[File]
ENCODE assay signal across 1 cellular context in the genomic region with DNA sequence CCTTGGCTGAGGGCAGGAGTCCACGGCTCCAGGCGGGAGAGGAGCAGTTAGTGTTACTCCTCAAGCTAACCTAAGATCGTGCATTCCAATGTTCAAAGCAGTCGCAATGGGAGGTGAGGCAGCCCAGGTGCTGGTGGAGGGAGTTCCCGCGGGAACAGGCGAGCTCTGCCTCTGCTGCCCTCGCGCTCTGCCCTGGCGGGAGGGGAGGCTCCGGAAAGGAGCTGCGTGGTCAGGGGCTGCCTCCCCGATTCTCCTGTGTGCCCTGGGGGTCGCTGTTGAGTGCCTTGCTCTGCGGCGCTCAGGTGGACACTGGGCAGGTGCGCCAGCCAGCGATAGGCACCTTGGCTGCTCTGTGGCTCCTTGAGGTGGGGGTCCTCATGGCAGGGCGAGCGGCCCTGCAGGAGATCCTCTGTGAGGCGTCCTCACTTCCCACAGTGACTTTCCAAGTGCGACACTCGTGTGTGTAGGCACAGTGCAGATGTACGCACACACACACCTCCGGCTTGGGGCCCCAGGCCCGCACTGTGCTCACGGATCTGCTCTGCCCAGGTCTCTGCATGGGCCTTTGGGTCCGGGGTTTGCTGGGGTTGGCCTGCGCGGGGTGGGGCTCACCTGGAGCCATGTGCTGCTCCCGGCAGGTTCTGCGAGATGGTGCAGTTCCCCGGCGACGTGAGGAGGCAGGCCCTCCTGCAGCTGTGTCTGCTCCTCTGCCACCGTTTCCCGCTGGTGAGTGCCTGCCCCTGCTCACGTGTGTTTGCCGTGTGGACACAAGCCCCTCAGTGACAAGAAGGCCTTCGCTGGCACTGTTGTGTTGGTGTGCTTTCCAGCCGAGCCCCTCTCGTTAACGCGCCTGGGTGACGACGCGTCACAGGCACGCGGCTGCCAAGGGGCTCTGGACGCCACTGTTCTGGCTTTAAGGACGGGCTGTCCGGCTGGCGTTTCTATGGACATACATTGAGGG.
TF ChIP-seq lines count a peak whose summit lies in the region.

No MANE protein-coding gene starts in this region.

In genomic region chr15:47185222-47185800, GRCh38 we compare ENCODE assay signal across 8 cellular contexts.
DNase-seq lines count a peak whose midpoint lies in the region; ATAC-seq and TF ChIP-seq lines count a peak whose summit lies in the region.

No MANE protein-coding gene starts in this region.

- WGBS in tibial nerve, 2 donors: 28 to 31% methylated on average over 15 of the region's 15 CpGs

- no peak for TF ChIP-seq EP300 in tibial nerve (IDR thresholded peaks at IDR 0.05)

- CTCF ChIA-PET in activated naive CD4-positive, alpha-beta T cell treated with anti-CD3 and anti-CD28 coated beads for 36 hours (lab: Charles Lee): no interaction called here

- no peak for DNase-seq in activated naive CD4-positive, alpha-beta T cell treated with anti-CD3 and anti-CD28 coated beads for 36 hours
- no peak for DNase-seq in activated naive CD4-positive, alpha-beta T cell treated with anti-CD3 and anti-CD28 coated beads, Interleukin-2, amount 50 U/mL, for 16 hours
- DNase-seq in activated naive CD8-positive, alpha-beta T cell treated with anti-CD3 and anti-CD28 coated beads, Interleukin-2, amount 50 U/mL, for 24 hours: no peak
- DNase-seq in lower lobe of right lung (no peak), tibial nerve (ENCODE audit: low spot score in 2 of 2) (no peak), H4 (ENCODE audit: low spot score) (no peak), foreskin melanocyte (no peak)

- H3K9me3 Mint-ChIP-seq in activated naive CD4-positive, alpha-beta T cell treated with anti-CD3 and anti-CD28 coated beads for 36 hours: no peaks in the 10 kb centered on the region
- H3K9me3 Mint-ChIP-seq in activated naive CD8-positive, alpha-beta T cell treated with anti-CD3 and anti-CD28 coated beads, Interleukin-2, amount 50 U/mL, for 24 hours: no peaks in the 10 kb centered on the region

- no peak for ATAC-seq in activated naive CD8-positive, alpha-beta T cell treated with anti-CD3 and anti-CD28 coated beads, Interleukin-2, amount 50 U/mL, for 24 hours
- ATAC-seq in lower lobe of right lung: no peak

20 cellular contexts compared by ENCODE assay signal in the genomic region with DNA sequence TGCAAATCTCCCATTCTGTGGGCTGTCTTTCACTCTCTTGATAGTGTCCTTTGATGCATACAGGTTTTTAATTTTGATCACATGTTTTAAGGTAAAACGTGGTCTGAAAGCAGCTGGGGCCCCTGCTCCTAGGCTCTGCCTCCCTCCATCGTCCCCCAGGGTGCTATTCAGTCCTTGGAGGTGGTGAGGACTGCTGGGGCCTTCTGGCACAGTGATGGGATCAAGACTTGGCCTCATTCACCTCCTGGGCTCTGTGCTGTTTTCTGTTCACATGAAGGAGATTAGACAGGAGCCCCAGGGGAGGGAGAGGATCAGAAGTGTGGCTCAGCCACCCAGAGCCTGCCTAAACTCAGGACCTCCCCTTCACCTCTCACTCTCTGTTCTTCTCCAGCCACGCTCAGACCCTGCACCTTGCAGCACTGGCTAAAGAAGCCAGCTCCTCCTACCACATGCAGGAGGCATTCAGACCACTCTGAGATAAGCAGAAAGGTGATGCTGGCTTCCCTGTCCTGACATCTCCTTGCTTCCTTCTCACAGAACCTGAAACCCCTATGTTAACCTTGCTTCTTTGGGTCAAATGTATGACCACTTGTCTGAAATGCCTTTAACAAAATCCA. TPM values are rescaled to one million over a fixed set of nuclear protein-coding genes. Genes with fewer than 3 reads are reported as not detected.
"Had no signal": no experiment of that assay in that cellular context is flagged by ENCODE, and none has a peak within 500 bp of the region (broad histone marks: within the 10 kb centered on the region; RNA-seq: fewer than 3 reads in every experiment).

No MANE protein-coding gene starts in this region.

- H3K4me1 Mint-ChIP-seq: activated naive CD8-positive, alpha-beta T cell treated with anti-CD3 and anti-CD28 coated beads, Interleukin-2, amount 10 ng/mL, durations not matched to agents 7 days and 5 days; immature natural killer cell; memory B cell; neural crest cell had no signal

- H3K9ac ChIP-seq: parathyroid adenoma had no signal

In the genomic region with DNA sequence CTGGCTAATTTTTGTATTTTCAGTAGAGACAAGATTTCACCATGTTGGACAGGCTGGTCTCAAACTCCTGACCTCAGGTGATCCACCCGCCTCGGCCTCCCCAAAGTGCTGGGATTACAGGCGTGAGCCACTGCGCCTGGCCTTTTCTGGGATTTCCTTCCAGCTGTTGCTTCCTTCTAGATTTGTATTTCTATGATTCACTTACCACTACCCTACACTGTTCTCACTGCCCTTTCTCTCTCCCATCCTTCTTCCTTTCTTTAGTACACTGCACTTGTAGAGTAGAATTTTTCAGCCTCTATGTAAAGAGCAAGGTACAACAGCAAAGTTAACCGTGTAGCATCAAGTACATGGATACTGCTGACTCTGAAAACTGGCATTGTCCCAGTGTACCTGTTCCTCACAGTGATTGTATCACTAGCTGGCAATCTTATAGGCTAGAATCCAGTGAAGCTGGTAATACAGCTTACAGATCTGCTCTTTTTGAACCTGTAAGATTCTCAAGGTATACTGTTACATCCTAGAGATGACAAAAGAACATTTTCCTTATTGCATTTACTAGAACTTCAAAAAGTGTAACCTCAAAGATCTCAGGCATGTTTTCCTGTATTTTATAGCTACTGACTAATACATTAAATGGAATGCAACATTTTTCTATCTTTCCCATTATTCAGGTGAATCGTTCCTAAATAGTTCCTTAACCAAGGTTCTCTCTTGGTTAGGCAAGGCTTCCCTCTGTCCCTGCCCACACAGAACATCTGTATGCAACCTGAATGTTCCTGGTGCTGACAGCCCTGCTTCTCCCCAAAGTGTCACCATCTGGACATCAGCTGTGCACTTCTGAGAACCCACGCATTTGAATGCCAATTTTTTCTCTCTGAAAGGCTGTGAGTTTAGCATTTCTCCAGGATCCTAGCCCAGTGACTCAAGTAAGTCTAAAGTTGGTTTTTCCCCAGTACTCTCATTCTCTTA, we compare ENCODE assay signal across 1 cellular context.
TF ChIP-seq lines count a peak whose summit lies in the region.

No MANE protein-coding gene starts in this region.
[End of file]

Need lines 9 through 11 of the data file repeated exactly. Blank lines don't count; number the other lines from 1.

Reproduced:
- CTCF ChIA-PET in activated naive CD4-positive, alpha-beta T cell treated with anti-CD3 and anti-CD28 coated beads for 36 hours (lab: Charles Lee): no interaction called here

- no peak for DNase-seq in activated naive CD4-positive, alpha-beta T cell treated with anti-CD3 and anti-CD28 coated beads for 36 hours
- no peak for DNase-seq in activated naive CD4-positive, alpha-beta T cell treated with anti-CD3 and anti-CD28 coated beads, Interleukin-2, amount 50 U/mL, for 16 hours